“Surviving failure makes you bold. Out of devastating failure comes spectacular events.”– Linda Gottlieb
In the space of about a minute, I received a call that rendered me jobless. “We’ve decided to let you go. Today will be your last day.” As the news sunk in, my heart started thumping…I was officially unemployed.
All at once, visions started galloping through my mind like energetic horses: my hard-earned savings disappearing like rainfall down a drain, moving home, watching everyone move upwards. To lose my job within the midst of the pandemic felt like a nightmare.
And what followed were days and days of stress. Losing my job felt like such an ugly, almost criminal mark on my record. I was full of self-pity.
After the fifth day, I knew I needed to refocus. I’d always been career-focused, so I decided to take action.
1. I focused on my health
They say you should count your blessings, and that’s what I did. I was only 26. I had a roof over my head. I had some savings. I had some experience. I wasn’t alone.
So, I decided to combat my issues with anxiety. You don’t know how long you’ll remain unemployed, so I’d say it’s a suitable time to focus on yourself physically and mentally (as well as consider how you’ll cope financially).
Start the road to recovery if you’re suffering from a mental health problem (or any other health problem). Seek advice from your doctor. Take the time to understand your mind, body, and soul.
Other things to consider: you could also start a new exercise regime, learn to cook healthy meals, or try a relaxation regime, such as mindfulness, ASMR, or EFT tapping.
Don’t forget to rekindle your passions or start a new one. You’ll feel more confident in your abilities.
2. I looked inwards
I researched ways to make money from home, freelance careers, alternative careers, you name it…unemployment is the perfect time to look inwards and figure out what you actually want to do with your life rather than what you think you should do. We’re often a slave to money and prestige. You have a blank slate. Use it.
3. I revamped my employment profiles
My CV needed a serious revamp. I was still using a template I’d downloaded from 2015! So, the first thing I did was pass it through a free CV check. This was really useful in giving me advice in terms of layout, keywords, and accessibility.
I then tweaked my LinkedIn profile to improve its search engine friendliness. Sure, my CV and LinkedIn profile probably still need some work. But as my career progresses, I’m looking forward to tweaking them, and my CV looks a lot more polished.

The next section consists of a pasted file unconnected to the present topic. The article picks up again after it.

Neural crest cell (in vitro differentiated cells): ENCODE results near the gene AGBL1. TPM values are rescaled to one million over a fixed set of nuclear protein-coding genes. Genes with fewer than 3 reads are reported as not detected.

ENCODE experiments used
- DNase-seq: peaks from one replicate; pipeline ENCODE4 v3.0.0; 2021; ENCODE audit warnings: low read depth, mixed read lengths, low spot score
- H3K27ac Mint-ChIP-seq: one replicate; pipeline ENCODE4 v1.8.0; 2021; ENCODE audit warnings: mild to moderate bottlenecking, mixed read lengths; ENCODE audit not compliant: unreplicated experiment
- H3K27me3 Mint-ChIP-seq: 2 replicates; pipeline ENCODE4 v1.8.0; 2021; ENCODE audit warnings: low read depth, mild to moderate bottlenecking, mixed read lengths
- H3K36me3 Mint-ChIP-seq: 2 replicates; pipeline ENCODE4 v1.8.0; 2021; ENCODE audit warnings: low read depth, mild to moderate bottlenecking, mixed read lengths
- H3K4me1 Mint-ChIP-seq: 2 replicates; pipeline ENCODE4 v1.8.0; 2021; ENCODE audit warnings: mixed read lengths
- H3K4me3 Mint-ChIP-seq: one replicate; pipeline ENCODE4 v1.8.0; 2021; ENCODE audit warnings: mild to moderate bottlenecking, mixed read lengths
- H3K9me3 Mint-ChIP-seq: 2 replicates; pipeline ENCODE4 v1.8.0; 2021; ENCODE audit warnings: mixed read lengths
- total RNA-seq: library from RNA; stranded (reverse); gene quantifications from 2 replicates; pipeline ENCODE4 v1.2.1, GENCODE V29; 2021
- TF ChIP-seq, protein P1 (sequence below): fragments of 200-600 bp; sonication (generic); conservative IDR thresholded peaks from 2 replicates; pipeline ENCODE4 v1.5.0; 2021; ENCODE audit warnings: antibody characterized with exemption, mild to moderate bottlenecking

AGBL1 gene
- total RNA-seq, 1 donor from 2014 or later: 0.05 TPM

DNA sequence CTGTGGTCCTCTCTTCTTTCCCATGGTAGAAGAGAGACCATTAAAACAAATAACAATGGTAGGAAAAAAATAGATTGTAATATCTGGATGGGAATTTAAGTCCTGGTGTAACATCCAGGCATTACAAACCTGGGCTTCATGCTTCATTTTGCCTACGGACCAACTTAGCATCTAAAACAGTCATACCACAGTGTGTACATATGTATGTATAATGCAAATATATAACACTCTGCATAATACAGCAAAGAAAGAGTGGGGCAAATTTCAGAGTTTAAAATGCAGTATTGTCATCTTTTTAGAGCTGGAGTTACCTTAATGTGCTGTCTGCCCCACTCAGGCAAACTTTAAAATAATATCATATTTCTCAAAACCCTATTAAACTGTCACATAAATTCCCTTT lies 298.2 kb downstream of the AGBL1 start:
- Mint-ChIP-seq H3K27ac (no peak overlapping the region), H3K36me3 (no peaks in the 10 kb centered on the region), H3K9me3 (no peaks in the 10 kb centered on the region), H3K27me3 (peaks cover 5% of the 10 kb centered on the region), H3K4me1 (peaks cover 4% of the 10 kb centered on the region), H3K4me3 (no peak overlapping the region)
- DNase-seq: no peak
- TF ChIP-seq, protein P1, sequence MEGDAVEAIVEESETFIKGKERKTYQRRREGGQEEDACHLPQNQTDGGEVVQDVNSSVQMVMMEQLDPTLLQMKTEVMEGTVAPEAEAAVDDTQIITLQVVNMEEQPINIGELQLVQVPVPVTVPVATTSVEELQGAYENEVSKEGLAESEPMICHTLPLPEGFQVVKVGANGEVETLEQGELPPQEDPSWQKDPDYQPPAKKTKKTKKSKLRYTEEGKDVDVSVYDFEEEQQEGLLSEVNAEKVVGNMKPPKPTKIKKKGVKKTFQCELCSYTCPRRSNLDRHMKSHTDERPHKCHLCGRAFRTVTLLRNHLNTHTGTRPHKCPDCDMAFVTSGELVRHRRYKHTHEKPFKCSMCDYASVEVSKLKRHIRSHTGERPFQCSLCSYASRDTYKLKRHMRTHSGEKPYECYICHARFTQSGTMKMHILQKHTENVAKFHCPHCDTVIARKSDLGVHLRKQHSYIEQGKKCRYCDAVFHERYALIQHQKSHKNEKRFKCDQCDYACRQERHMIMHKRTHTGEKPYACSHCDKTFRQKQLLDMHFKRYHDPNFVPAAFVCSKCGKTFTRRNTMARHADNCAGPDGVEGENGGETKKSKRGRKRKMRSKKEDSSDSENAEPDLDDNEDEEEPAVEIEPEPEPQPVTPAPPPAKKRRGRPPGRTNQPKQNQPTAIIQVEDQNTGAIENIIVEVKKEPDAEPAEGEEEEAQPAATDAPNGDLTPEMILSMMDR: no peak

4. I didn’t apply for a million and one jobs
Thanks to my savings, I was in a lucky position. I didn’t have to get a job straight away. So, I set myself the deadline of 3 months to review my job search and then widen it if necessary. But I think a tailored search is much more important. They don’t say that “quality is better than quantity” for nothing.
Because I had some time to look inwards and figure out what I wanted to do, I just didn’t want to apply for everything.
5. I filled the gap on my CV
I was actually worried about having a gap on my CV, so I sought a volunteer job at a non-profit within my industry.
I highly recommend the volunteer route if you need to build on or gain experience. If you do well, you could ask for a work reference, or you could even be offered a paid job.
There are so many volunteer opportunities out there, and you don’t even have to leave your home. You can be a volunteer barista, marketer, software developer, chef, editor, fundraiser, writer, teacher…you name it!
The final note
I tried to make sure I was doing “something productive” each day in terms of my career, health, or personal development. And, eventually, I found the right opening.
At the end of the day, it took me 9 weeks to get another job. Ultimately, I feel quite proud of myself for getting through uncertainty. A period of unemployment really opens your eyes to your intrinsic values and prompts you to assess what you actually need to survive and thrive. If you’re going through the same situation, I believe in you!
Jenny Leung is an editor and digital learning professional, passionate about education, and motivating others. As a child, she could be found writing how-to guides and instructional worksheets (when most kids were writing stories). To find out more about Jenny or to get in touch with her, visit her profiles on Twitter and LinkedIn.
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Erin shows overscheduled, overwhelmed women how to do less so that they can achieve more. Traditional productivity books—written by men—barely touch the tangle of cultural pressures that women feel when facing down a to-do list. How to Get Sh*t Done will teach you how to zero in on the three areas of your life where you want to excel, and then it will show you how to off-load, outsource, or just stop giving a damn about the rest.